If you can’t hire a chef, you should hire a caterer to provide regular, healthy meals. We’ve had good luck with ZeroCater, and it’s likely a good option if your office is in Silicon Valley. If it’s not, Thumbtack can help you find a caterer no matter where you run your business.
If you think you can’t afford it: Think hard about how much efficiency you’re losing by not facilitating interaction in your workplace. When your team members go out for lunch, they’re distracted and have to pay their own money and think about what to order and how much to pay. Spolsky writes that it’s a manager’s job to take away all the pains of everyday life so engineers can focus on what they’re good at: engineering. Take away the hassle of finding food.
4. Invite Guests
Having awesome meals at your office means people will want to visit you. This is a great way to network, grow awareness about your company, and learn from all sorts of people you wouldn’t know otherwise. If you’re trying to recruit, lunch is a great way to entice new candidates and have them meet your team without the need for formal interviews. It’s also a great excuse to have people over who might not yet know they want to work for you.
One of my colleagues at Thumbtack makes it a priority to invite someone new for lunch every day of the week: This always brings something unique to the conversation and we always end up learning something we didn’t know. We make a point to invite our investors to lunch so they can get to know the team and provide feedback on the business. We have had the occasional celebrity guest to mix things up. I can’t divulge them all, but my personal favorite was Kevin Kelly.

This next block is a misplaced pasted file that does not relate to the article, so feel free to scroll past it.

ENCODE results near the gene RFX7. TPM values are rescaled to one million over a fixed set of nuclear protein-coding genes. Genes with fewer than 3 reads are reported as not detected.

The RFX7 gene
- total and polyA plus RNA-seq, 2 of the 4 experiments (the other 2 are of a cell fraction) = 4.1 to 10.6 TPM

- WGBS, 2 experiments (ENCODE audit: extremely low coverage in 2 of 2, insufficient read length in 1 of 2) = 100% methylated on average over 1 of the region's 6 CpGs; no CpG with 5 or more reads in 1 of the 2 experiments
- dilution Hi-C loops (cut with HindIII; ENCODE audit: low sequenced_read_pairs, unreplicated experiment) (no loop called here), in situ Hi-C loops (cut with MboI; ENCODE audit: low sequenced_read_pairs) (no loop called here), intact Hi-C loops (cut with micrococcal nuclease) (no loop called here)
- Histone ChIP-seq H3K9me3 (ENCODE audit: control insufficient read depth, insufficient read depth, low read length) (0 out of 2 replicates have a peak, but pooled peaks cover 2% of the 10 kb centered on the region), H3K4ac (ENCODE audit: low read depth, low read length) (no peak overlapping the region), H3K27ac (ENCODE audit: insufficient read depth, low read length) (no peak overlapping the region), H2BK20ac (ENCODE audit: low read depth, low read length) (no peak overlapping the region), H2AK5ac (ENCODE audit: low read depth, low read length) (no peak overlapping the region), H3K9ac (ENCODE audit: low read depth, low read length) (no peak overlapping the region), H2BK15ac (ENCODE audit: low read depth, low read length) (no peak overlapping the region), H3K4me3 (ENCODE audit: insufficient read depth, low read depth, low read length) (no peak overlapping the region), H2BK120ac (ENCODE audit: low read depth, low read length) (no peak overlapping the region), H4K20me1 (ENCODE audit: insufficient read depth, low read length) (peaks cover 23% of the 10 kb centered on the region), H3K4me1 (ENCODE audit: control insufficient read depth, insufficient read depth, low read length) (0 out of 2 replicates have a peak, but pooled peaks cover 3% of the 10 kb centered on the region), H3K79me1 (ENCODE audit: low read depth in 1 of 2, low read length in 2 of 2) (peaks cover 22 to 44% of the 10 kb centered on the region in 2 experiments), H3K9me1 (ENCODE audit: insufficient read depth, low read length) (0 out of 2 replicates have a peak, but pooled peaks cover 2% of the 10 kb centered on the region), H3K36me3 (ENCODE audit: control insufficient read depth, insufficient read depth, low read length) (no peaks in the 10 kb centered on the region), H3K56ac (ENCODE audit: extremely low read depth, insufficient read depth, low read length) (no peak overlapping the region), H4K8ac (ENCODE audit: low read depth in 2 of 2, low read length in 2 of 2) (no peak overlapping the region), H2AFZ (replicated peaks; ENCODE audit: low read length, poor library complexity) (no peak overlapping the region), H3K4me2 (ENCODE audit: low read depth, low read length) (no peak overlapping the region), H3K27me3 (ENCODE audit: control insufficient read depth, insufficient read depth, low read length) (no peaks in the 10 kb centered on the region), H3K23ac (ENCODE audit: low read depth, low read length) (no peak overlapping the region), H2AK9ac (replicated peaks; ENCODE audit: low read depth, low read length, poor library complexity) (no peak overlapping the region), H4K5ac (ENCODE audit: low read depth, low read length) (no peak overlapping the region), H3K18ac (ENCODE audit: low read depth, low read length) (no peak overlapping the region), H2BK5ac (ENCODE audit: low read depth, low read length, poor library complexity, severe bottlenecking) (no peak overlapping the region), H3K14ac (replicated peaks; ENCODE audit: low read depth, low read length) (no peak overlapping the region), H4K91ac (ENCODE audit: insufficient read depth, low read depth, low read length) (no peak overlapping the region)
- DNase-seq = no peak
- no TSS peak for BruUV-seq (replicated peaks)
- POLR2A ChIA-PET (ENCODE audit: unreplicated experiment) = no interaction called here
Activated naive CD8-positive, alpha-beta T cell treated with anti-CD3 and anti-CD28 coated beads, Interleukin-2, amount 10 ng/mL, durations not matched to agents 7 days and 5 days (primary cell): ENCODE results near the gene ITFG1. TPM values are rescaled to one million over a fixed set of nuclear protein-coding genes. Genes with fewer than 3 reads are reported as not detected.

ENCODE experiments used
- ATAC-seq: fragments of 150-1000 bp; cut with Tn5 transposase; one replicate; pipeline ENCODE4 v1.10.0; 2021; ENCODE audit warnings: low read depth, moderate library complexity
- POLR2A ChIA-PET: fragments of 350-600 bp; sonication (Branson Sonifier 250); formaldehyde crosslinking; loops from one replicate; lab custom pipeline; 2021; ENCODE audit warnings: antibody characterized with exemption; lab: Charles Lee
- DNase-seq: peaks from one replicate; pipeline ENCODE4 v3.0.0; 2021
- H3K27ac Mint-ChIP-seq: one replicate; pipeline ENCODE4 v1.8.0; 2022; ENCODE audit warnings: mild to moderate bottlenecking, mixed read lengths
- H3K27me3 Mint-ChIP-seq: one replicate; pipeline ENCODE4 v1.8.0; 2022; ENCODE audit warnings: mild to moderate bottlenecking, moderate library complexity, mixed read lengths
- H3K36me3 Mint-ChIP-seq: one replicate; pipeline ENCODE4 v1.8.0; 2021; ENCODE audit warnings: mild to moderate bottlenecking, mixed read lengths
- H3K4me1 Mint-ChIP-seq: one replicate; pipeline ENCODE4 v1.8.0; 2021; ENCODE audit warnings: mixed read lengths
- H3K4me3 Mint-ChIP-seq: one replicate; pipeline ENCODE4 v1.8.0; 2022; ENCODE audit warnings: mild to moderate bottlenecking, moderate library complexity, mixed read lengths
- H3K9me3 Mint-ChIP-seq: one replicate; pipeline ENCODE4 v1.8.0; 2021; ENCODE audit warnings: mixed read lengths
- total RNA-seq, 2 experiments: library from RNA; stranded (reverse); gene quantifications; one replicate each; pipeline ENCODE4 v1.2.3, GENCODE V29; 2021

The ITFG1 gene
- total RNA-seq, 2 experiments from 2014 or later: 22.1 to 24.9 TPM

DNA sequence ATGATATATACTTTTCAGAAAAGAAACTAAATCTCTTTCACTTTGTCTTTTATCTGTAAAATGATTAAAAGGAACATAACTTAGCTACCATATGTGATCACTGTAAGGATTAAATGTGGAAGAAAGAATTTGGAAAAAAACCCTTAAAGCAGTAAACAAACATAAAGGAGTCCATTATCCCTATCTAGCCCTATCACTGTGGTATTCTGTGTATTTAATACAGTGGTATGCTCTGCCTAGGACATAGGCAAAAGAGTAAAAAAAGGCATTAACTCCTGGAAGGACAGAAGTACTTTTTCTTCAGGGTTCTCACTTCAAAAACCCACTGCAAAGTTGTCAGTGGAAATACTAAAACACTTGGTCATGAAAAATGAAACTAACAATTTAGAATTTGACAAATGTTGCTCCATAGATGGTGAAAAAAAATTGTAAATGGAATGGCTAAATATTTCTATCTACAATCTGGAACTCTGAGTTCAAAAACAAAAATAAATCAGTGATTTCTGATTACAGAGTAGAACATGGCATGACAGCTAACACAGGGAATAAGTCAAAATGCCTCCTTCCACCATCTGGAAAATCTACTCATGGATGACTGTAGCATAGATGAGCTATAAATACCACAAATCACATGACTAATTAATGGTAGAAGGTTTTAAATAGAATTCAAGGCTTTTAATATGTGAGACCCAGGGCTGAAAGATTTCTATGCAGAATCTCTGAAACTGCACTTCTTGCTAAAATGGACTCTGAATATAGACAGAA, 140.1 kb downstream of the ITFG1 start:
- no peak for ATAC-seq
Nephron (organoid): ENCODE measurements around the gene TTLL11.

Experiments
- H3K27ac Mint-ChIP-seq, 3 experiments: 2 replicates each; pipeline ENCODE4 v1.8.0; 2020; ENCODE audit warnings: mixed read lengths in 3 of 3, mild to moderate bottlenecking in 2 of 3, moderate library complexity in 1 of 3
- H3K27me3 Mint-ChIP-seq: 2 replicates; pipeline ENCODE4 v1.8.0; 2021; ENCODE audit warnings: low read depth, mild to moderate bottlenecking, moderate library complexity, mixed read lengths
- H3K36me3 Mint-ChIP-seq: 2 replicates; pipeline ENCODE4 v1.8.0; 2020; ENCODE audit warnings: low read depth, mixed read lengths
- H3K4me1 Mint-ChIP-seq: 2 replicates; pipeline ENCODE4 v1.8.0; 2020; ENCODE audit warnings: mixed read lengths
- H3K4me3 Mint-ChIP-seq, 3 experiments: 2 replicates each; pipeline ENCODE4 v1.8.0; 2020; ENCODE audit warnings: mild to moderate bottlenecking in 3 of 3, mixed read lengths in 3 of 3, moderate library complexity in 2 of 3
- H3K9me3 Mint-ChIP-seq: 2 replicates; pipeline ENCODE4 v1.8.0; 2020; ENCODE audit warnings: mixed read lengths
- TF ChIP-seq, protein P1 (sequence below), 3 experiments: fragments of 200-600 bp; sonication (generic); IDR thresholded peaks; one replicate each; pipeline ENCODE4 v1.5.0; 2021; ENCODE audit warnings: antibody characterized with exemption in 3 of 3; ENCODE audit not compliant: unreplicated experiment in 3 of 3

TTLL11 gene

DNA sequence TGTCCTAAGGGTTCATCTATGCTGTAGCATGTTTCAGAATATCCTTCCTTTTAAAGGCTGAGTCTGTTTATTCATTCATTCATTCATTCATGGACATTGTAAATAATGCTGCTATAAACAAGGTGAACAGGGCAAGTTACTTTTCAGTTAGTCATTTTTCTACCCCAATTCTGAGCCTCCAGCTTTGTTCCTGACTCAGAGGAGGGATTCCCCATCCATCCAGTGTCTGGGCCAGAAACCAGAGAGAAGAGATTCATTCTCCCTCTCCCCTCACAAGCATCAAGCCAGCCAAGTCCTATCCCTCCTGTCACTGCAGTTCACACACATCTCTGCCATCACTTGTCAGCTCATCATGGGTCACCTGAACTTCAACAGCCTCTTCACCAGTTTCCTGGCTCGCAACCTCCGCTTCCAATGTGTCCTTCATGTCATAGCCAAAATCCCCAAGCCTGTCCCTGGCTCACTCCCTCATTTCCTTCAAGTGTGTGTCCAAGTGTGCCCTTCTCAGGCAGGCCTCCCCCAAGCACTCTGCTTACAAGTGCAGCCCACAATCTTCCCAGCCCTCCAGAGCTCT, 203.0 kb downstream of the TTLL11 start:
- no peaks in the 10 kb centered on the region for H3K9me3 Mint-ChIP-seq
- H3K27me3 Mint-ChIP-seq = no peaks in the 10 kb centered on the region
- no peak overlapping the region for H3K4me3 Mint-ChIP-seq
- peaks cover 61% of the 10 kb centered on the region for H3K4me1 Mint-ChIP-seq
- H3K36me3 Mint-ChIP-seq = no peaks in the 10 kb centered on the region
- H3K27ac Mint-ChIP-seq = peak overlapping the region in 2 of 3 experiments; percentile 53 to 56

5. Don’t Buy Vending Machines
Vending machines are the easy answer for providing food for your employees. But the things that make vending machines good also makes them bad. It’s great that packaged food has a long shelf-life, but it’s also indicative of food that’s packed with preservatives and lacking actual nutrients, not to mention flavor. This kind of food encourages your team to eat alone, at their desks, any time of day. Pollan’s rules are “Don’t eat anything that won’t eventually rot” and “If it came from a plant, eat it; if it was made in a plant, don’t.”
But don’t think this means you should shy away from decadent food. Pollan also writes, “eat all the junk food you want as long as you cook it for yourself.” Thumbtack often indulges in fried chicken, juicy steak dinners, bread puddings, and chocolate tortes.